|Hip Hop and America's Racial Politics|
|Written by Matt Birkhold ID4126|
|Tuesday, 15 January 2008 11:43|
Last week Thursday I was in Philly handling a few personal things and discovered that Wu Tang Clan happened to be in town that same day. A good friend of mine was going to the show so I decided to go as well. Before the show I went to the box office to reluctantly slide my fifty dollars under the window and get a dollar and my ticket back. As I walked towards the train, I thought to myself, "I ain''t never paid fifty dollars for no concert… It's the Wu, though. It''ll be dope. Plus, if all eight or nine members show up, that's only like 6 dollars per member."Unfortunately, I was wrong. While the show wasn''t bad, I couldn''t help but think about how bad hip hop's racial politics are.
My first hip hop memory involves sitting on the couch at my neighbor's house waiting for Kool Moe Dee's "Wild Wild West" to come on TV. It was 1987 and I was seven or eight. My second memory is when my neighbor's brother bought NWA's Straight Outta Compton. It was ''88 and I remember thinking to myself, "This shit is crazy." A love affair with hip hop began that day and took me many places. For years I was a DJ, I wrote graffiti, and even made a five-song tape some time around 1998. Right or wrong, like an interracial relationship, my love affair with hip hop was hard because it was a black thing.
That's no longer the case. Thursday's Wu Tang show was the first hip hop show I''ve been to in four or five years. Frankly, my love affair with hip hop ended in 2003 when Joe Budden, on a mixtape remix to Usher's "Confessions," decided it was best to punch his pregnant "jump off" in the stomach to terminate the pregnancy she was determined to keep. My loss of interest in hip hop also resulted from it no longer being a black thing. For some people, this is positive.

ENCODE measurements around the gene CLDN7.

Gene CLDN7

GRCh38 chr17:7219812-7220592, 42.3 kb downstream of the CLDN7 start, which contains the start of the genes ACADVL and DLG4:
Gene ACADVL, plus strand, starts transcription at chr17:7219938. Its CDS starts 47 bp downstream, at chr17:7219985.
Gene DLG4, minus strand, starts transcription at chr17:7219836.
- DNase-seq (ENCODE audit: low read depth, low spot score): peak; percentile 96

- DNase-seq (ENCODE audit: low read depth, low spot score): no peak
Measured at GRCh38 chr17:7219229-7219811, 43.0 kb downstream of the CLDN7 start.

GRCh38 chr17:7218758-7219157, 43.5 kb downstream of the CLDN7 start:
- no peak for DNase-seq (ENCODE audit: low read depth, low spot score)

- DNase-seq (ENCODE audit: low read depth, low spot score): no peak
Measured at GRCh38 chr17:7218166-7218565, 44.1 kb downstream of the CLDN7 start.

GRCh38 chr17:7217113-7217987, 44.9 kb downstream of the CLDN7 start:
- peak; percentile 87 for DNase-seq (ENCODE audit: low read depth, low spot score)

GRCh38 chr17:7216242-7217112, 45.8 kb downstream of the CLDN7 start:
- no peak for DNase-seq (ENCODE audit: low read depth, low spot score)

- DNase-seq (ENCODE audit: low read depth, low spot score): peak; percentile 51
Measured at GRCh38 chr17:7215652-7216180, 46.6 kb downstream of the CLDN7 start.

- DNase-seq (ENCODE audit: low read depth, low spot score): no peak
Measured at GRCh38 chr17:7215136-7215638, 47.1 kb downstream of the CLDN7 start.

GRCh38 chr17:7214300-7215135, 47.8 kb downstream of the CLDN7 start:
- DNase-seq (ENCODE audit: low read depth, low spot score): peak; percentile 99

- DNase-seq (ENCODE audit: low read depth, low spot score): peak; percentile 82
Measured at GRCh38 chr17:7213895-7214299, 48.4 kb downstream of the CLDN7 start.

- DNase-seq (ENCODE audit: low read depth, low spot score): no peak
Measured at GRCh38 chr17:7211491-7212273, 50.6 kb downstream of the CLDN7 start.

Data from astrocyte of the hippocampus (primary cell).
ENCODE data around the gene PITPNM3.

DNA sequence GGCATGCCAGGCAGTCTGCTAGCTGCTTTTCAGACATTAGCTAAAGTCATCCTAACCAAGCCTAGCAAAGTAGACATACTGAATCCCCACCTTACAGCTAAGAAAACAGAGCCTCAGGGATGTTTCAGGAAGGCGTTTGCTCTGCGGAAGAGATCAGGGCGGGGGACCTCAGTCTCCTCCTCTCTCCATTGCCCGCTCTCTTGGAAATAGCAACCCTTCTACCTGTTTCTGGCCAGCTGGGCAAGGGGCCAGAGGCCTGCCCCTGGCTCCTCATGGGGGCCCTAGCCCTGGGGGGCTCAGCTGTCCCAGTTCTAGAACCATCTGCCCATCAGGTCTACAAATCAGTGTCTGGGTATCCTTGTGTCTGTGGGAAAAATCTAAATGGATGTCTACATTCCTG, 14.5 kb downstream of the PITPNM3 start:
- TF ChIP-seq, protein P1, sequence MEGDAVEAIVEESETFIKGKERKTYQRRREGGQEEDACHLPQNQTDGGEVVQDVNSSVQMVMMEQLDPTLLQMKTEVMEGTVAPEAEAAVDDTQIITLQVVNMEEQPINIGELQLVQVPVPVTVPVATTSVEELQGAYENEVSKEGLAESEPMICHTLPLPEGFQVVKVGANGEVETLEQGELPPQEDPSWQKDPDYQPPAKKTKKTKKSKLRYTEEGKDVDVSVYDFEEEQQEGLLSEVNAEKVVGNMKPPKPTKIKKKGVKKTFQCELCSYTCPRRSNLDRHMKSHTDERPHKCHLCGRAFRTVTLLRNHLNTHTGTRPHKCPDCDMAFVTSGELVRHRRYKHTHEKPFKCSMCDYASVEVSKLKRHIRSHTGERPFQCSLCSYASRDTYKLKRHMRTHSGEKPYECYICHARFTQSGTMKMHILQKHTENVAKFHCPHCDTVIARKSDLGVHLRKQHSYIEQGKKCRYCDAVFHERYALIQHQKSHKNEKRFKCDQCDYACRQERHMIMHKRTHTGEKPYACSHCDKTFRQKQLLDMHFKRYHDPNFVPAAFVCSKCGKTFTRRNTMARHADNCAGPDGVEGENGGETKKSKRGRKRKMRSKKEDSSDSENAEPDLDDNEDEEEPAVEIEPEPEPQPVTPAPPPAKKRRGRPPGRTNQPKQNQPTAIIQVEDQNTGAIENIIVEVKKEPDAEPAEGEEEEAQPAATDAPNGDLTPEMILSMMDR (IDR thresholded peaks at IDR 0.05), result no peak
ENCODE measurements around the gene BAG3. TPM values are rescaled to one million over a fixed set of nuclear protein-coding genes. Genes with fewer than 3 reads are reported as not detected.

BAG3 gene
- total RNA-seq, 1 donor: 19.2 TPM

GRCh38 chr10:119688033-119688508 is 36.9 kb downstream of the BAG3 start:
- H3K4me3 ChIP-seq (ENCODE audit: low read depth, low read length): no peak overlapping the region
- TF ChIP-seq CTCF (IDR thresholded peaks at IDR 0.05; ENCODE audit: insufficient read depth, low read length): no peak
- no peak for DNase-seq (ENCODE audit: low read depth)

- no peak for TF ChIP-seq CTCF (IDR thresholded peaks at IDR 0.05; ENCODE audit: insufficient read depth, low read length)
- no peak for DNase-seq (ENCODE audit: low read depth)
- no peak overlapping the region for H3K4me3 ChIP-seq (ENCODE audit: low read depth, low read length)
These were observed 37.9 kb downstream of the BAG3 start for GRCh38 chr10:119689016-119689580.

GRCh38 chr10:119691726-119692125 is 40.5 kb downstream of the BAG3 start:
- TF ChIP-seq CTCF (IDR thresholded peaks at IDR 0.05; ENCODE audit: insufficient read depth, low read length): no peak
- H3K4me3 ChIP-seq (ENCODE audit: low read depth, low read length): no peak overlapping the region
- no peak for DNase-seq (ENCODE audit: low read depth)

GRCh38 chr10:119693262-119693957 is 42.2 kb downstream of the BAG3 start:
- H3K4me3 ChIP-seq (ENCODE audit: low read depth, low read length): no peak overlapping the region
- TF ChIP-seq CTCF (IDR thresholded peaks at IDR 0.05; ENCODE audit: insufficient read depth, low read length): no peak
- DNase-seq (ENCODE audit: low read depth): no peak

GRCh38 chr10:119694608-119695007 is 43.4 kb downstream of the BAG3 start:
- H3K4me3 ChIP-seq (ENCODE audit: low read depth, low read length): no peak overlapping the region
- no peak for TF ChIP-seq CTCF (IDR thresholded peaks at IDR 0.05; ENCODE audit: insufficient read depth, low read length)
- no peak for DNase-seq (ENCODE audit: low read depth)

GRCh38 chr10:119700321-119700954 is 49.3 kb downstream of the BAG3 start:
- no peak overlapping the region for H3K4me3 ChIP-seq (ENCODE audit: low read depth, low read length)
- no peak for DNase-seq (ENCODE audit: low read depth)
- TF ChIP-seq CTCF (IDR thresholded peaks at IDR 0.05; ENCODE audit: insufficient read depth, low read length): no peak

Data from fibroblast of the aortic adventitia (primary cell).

Two years ago, on a panel at the University of Illinois, two of my co-panelists, both black men, argued that the economic realities facing whites as a result of deindustrialization and outsourcing had finally caught up to the economic realities of black Americans. Consequently, they argued that working class whites, with hip hop-assisted insights into black consciousness, would begin to identify with black politics.
In Why White Kids Love Hip Hop, Bakari Kitwana takes this idea a step further and argues that white kids'' relationship to hip hop is indicative of a new racial politics. According to Kitwana, five primary factors have created this new racial politics, "the rise of a global economy and a resulting sense of alienation among young whites in the 1980s and 1990s; significant ruptures in the popular music scene; a further shifting American economy at the turn of the millennium, which was accompanied by a declining sense of white privilege; the institutionalization of key aspects of the civil rights movement; and finally the sociopolitical range of post-1960s Black popular culture." Taken together, these five individual factors are responsible for white youth's discontent with the American political system and create the potential for hip hop to become an integrated human rights movement.
I really want to agree with Kitwana but I can''t. Despite our involvement in hip hop, white people still don''t care about black people. At best, only a handful of the white kids at that Wu Tang show in Philly who sang along with Raekwon's line, "sticking up white boys on ball courts," would be willing to walk the blocks that Wu Tang is from. This is because they believe that black men are who they portray themselves to be on record. While there is no question that the way race is lived in the US has changed over the last fifty years, as long white interactions with black folk occur through stereotypes, America's racial politics will stay the same.